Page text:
Ash 2017 – Mavoric sends Poteligeo US bound at last
Kyowa Hakko Kirin’s anti-CCR4 drug Poteligeo has recorded negligible sales in the niche indication for which it has been sold in Japan since 2012. This could be about to change if results of the Mavoric study, presented at Ash on Sunday, are anything to go by.
Presenters said Mavoric was the first pivotal cutaneous T-cell lymphoma trial to use progression-free survival as primary endpoint – a measure on which Poteligeo easily beat Merck & Co’s Zolinza. Stanford University’s Dr Youn Kim said Poteligeo had already been filed with the US FDA – importantly, in patients irrespective of CCR4 expression – and this could become its first approved use in the West.
This would be in contrast to the situation in Japan, where Poteligeo is available for relapsed or refractory adult T-cell leukaemia-lymphoma that specifically is CCR4-positive. Sales of the drug, which contains the active ingredient mogamulizumab, totalled just $18m last year.
Mavoric was said to have read out positively in April, but Kyowa had kept full data back until now. The trial has already been used to support a Japanese application to eliminate the need to test patients’ CCR4 expression, filed just two weeks ago.
2018 US approval?
In the US, “we hope [the drug] will be approved early next year”, Dr Kim told Sunday’s Ash press conference.
CCR4 is a chemokine receptor expressed on certain immune system cells, and its activation is thought to help malignant cells evade an immune response. But Dr Kim played down the importance of testing for it as a prerequisite of treatment for cutaneous T-cell lymphoma (CTCL), stating: “CCR4 is very consistently expressed in this population.”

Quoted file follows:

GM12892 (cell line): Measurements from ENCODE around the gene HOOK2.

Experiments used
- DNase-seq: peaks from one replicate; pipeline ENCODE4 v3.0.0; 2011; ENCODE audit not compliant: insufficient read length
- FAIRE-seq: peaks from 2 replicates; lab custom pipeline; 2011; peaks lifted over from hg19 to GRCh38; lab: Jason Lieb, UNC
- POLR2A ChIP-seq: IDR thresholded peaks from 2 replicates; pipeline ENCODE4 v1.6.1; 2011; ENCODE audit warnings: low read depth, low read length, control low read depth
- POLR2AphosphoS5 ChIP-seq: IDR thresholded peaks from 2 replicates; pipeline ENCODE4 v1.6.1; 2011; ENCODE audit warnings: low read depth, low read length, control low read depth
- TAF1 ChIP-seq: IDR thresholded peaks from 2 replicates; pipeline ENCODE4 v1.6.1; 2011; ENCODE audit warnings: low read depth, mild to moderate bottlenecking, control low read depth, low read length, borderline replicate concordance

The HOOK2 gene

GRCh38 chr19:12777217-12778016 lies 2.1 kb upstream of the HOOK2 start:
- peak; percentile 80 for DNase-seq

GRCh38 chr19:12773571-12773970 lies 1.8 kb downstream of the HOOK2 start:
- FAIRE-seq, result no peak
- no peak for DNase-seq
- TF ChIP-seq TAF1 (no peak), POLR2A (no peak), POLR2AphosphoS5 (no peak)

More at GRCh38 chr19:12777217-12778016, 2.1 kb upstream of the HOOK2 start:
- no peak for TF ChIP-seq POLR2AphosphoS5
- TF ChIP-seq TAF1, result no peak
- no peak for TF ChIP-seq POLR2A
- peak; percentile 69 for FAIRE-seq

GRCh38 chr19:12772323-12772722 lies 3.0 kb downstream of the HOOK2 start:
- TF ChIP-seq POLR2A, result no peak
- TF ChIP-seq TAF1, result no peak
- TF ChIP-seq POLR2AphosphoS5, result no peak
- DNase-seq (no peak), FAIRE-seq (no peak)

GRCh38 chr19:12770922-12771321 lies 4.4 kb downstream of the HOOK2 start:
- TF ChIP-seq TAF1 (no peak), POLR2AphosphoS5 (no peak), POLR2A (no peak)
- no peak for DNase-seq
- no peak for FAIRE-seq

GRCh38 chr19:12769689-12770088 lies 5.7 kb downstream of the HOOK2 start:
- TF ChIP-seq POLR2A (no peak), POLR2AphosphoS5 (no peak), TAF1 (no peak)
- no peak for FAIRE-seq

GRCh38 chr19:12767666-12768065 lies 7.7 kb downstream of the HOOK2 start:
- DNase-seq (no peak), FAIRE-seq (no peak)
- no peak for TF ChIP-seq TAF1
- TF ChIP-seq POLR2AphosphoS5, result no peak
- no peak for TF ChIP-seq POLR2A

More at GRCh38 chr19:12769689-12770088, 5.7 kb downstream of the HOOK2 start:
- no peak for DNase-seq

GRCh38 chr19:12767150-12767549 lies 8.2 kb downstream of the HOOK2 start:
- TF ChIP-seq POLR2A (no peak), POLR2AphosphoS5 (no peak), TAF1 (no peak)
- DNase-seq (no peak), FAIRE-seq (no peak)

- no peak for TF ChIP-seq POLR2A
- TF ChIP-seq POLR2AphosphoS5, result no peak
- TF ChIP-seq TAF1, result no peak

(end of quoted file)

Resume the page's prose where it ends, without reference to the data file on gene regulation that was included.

Mavoric enrolled 186 subjects into a Poteligeo arm, while another 186 received Zolinza, Merck’s HDAC inhibitor, indicated for cutaneous manifestations of 3rd-line CTCL, as control.
Importantly, CCR4 expression was not an inclusion criterion for enrolment. Intriguingly, progressing Zolinza patients were allowed to cross over to Poteligeo treatment, but not the other way around.
Median PFS was 7.7 months for patients treated to progression with Poteligeo, versus 3.1 months for those on Zolinza, with risk of progression cut by 47%, to a high level of statistical significance (p<0.0001). Overall response rate was 28.0% versus 4.8% for Zolinza, which Dr Kim called “highly superior”.
However, this rate was lower than the 37% seen in an earlier US phase I/II trial in CTCL. Adverse effects seen most frequently in patients treated with Poteligeo were drug rash and infusion-related reactions, such as chills and flushing, which were said to be manageable and consistent with previous reports.
Poteligeo has a curious history; in 2014 Kyowa struck a deal over it with Pfizer, though this did not extend beyond an agreement to work together on a clinical trial in combination with the US firm’s CD137 MAb PF-05082566 (Ditched marketed drug gets second big pharma endorsement, September 30, 2014).
Back in 2008 Amgen had licensed Western right to the project for non-oncology indications, and had run trials in patients with asthma. However, that deal was canned a couple of years ago.
The Mavoric data could generate partnering interest, and the trial’s inclusion by Ash in the meeting’s press programme will not harm Kyowa’s case either. However, if Poteligeo’s use does not extend beyond CTCL the Japanese group might do just as well to keep global rights to the drug for itself.
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